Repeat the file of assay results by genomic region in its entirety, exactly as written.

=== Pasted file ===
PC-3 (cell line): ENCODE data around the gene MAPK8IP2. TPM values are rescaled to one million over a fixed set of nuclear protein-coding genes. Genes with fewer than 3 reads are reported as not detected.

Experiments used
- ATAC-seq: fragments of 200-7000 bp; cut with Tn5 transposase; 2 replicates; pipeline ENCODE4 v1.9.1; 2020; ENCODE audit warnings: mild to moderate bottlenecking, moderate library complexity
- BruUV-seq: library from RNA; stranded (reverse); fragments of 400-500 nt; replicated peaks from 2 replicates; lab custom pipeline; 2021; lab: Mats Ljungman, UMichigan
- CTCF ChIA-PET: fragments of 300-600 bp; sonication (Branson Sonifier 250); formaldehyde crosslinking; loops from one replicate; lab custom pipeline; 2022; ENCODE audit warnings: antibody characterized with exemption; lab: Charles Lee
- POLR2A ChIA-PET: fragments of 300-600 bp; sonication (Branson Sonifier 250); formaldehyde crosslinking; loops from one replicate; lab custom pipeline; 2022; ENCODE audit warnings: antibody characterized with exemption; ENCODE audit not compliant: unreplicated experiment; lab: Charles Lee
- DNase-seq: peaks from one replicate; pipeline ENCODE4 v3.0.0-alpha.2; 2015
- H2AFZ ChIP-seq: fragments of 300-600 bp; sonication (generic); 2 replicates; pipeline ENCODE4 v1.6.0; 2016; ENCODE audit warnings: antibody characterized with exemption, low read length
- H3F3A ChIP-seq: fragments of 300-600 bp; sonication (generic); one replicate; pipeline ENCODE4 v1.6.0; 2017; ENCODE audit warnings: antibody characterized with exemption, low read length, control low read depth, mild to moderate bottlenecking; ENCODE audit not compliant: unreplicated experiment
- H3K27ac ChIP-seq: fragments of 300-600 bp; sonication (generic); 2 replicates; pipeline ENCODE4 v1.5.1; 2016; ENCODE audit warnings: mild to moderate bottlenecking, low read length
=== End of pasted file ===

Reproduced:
PC-3 (cell line): ENCODE data around the gene MAPK8IP2. TPM values are rescaled to one million over a fixed set of nuclear protein-coding genes. Genes with fewer than 3 reads are reported as not detected.

Experiments used
- ATAC-seq: fragments of 200-7000 bp; cut with Tn5 transposase; 2 replicates; pipeline ENCODE4 v1.9.1; 2020; ENCODE audit warnings: mild to moderate bottlenecking, moderate library complexity
- BruUV-seq: library from RNA; stranded (reverse); fragments of 400-500 nt; replicated peaks from 2 replicates; lab custom pipeline; 2021; lab: Mats Ljungman, UMichigan
- CTCF ChIA-PET: fragments of 300-600 bp; sonication (Branson Sonifier 250); formaldehyde crosslinking; loops from one replicate; lab custom pipeline; 2022; ENCODE audit warnings: antibody characterized with exemption; lab: Charles Lee
- POLR2A ChIA-PET: fragments of 300-600 bp; sonication (Branson Sonifier 250); formaldehyde crosslinking; loops from one replicate; lab custom pipeline; 2022; ENCODE audit warnings: antibody characterized with exemption; ENCODE audit not compliant: unreplicated experiment; lab: Charles Lee
- DNase-seq: peaks from one replicate; pipeline ENCODE4 v3.0.0-alpha.2; 2015
- H2AFZ ChIP-seq: fragments of 300-600 bp; sonication (generic); 2 replicates; pipeline ENCODE4 v1.6.0; 2016; ENCODE audit warnings: antibody characterized with exemption, low read length
- H3F3A ChIP-seq: fragments of 300-600 bp; sonication (generic); one replicate; pipeline ENCODE4 v1.6.0; 2017; ENCODE audit warnings: antibody characterized with exemption, low read length, control low read depth, mild to moderate bottlenecking; ENCODE audit not compliant: unreplicated experiment
- H3K27ac ChIP-seq: fragments of 300-600 bp; sonication (generic); 2 replicates; pipeline ENCODE4 v1.5.1; 2016; ENCODE audit warnings: mild to moderate bottlenecking, low read length